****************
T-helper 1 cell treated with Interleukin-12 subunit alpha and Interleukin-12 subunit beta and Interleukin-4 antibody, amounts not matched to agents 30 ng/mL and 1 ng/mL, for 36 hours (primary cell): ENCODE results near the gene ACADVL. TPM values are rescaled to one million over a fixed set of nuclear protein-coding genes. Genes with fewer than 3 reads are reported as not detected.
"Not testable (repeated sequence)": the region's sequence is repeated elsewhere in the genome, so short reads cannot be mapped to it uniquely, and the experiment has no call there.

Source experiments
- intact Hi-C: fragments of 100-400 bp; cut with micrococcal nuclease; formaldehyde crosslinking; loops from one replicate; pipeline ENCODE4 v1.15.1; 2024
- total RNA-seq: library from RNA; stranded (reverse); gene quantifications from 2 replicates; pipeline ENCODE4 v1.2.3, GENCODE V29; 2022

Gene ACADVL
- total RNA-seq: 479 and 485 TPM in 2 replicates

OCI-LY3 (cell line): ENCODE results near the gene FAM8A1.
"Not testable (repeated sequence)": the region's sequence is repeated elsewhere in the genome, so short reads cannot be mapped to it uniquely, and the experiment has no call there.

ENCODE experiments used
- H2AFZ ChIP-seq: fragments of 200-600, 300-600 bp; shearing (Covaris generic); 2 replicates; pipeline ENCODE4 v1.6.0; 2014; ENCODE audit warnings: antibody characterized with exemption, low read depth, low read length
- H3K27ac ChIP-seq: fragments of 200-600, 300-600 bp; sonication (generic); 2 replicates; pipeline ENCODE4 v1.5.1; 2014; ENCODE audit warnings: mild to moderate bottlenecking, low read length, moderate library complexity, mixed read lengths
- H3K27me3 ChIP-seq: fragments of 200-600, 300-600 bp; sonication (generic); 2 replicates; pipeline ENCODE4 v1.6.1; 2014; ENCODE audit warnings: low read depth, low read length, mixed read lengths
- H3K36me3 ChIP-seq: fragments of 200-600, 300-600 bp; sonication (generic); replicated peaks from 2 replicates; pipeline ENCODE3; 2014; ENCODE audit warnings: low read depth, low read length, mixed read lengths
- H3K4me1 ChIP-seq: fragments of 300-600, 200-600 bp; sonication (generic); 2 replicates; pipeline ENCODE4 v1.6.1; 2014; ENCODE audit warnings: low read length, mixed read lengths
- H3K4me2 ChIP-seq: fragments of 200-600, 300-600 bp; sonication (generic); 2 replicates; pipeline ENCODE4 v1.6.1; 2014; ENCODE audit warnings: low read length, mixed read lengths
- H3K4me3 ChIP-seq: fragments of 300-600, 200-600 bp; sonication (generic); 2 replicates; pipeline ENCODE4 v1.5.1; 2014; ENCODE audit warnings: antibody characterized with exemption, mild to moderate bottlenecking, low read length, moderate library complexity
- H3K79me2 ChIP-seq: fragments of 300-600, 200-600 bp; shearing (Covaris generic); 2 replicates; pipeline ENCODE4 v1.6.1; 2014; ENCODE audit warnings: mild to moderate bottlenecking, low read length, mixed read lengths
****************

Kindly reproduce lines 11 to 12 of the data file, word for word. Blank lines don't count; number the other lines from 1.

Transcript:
- H2AFZ ChIP-seq: fragments of 200-600, 300-600 bp; shearing (Covaris generic); 2 replicates; pipeline ENCODE4 v1.6.0; 2014; ENCODE audit warnings: antibody characterized with exemption, low read depth, low read length
- H3K27ac ChIP-seq: fragments of 200-600, 300-600 bp; sonication (generic); 2 replicates; pipeline ENCODE4 v1.5.1; 2014; ENCODE audit warnings: mild to moderate bottlenecking, low read length, moderate library complexity, mixed read lengths